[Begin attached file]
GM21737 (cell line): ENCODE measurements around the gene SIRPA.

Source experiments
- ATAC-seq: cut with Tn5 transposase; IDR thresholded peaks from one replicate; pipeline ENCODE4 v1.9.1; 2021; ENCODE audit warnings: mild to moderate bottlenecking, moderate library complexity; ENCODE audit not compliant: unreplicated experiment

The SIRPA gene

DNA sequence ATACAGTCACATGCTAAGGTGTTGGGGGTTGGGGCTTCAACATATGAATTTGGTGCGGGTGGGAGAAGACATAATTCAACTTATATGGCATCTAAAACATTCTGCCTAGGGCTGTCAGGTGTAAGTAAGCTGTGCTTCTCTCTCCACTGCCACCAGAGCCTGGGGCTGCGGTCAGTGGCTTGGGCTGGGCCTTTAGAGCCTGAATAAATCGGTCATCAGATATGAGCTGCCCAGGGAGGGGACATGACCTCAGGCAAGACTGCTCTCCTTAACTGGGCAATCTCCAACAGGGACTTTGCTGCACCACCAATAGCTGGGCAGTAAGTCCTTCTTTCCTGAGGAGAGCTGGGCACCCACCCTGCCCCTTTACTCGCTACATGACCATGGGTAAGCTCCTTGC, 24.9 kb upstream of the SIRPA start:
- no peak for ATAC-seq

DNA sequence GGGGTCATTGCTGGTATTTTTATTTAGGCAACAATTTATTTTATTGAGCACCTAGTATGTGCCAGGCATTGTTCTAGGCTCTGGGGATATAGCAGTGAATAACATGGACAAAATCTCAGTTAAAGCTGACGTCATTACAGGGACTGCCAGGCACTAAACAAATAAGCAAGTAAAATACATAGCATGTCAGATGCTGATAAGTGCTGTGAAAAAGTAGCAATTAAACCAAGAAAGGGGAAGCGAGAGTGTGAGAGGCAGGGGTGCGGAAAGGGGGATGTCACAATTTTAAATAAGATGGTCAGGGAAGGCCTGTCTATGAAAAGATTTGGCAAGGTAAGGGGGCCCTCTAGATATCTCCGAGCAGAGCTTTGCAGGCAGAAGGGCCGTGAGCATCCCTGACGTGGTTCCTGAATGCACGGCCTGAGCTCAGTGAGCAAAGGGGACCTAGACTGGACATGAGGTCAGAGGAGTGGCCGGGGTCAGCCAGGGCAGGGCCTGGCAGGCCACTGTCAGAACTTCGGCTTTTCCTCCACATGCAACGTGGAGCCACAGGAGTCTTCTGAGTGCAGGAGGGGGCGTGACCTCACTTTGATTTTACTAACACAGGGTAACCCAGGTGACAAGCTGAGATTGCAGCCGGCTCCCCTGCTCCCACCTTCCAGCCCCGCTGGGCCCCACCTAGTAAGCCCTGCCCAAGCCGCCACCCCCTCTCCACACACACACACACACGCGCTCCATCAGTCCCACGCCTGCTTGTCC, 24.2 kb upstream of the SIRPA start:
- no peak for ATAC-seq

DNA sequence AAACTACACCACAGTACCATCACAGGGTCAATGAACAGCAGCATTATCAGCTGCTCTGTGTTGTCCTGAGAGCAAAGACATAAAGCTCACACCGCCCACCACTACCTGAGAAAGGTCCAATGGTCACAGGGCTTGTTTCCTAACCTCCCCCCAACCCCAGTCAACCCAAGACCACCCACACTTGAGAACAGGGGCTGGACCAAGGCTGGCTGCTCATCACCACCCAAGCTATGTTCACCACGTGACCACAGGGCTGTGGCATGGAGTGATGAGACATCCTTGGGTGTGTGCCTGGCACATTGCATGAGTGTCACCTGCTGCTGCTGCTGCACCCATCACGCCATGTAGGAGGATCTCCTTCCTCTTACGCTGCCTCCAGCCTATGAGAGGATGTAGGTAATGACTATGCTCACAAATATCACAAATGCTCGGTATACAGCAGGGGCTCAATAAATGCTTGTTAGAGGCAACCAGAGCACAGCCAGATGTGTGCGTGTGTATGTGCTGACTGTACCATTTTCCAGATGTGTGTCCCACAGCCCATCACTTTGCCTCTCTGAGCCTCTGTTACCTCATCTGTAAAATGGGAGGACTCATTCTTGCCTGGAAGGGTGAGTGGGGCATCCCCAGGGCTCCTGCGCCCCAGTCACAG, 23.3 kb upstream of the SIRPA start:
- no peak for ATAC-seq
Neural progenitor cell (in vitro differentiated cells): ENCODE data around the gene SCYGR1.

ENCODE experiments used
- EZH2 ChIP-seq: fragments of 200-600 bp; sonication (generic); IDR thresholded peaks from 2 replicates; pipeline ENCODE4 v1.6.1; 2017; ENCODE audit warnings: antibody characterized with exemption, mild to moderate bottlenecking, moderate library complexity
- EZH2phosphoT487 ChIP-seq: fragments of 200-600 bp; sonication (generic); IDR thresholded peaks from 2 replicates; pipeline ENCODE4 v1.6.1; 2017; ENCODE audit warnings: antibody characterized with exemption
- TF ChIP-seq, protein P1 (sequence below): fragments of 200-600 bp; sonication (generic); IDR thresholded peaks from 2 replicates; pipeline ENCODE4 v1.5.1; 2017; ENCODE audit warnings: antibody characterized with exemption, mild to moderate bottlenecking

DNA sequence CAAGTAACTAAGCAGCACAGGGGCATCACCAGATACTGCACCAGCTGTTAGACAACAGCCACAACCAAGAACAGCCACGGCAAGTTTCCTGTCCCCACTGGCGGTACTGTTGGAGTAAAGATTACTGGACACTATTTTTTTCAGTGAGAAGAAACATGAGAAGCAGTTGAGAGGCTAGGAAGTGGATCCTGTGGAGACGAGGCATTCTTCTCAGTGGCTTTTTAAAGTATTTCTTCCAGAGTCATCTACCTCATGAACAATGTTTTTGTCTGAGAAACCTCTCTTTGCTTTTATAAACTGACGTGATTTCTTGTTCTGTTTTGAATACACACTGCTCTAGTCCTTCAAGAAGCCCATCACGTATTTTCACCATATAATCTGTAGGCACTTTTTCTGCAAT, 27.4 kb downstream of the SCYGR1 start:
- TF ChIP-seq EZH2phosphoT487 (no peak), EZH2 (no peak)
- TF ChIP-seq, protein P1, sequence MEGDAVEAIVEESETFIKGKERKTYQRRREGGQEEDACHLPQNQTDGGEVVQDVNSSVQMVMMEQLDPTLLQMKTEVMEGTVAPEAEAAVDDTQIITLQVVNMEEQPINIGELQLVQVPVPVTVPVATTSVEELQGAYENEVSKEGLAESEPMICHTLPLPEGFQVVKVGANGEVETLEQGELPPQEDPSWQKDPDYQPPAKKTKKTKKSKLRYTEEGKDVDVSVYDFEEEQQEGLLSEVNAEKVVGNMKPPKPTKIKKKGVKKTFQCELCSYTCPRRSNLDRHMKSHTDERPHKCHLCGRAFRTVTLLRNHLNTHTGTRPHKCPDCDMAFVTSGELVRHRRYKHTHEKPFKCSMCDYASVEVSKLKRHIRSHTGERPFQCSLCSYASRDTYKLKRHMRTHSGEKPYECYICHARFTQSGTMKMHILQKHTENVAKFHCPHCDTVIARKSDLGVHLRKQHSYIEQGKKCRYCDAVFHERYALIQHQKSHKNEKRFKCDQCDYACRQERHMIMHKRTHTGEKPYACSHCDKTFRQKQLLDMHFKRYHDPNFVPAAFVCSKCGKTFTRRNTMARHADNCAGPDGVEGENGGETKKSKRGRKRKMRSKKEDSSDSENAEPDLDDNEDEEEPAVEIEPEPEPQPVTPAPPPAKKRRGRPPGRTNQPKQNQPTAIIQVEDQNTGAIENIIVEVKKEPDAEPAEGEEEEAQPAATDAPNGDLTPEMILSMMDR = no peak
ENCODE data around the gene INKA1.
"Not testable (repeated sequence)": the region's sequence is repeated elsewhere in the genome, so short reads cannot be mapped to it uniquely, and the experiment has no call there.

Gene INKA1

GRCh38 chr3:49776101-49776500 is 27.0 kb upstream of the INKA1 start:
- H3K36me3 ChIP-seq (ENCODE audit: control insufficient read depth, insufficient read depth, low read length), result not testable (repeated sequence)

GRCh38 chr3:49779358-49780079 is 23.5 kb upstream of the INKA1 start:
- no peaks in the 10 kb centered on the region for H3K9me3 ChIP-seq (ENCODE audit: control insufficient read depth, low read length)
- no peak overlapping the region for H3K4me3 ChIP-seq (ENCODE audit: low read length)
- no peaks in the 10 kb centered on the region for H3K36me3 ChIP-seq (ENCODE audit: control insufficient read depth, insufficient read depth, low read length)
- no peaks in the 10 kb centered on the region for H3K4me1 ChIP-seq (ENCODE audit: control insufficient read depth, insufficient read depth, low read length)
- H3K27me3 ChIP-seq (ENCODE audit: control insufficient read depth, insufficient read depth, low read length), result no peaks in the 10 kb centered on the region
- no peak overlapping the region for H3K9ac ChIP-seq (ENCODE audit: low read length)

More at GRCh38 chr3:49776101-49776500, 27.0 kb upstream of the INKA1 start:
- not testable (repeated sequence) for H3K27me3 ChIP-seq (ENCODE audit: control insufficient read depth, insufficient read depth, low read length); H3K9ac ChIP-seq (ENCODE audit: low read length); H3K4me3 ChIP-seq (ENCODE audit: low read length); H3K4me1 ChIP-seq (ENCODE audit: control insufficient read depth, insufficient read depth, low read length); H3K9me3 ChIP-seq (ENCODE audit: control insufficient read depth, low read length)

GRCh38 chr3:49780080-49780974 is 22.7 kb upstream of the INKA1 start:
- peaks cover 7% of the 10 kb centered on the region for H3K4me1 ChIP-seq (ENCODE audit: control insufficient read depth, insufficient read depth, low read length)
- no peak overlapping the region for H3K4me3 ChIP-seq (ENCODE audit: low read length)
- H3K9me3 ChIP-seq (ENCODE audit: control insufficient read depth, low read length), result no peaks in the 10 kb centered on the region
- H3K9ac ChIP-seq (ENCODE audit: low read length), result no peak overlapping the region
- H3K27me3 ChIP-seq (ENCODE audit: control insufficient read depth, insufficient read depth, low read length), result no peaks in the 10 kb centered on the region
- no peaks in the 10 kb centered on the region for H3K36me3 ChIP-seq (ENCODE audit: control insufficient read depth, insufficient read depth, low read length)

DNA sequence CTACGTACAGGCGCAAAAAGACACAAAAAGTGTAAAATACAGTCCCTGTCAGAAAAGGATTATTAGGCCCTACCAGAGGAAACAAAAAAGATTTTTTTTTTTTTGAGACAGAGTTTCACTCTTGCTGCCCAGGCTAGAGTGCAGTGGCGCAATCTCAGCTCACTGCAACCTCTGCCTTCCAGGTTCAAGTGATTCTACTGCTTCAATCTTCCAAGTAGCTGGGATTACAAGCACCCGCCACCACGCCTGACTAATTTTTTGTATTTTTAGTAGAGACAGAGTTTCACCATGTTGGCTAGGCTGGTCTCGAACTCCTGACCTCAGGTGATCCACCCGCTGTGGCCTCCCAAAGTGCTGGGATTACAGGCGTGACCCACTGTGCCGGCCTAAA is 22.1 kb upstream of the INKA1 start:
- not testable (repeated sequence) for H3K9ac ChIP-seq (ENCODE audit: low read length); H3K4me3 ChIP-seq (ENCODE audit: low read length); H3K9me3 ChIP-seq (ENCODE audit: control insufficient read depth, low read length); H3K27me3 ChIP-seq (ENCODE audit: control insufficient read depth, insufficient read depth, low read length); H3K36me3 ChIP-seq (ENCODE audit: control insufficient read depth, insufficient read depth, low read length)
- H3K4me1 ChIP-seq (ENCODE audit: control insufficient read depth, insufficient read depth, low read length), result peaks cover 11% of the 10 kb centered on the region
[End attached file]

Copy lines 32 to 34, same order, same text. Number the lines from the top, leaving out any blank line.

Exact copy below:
- not testable (repeated sequence) for H3K27me3 ChIP-seq (ENCODE audit: control insufficient read depth, insufficient read depth, low read length); H3K9ac ChIP-seq (ENCODE audit: low read length); H3K4me3 ChIP-seq (ENCODE audit: low read length); H3K4me1 ChIP-seq (ENCODE audit: control insufficient read depth, insufficient read depth, low read length); H3K9me3 ChIP-seq (ENCODE audit: control insufficient read depth, low read length)

GRCh38 chr3:49780080-49780974 is 22.7 kb upstream of the INKA1 start:
- peaks cover 7% of the 10 kb centered on the region for H3K4me1 ChIP-seq (ENCODE audit: control insufficient read depth, insufficient read depth, low read length)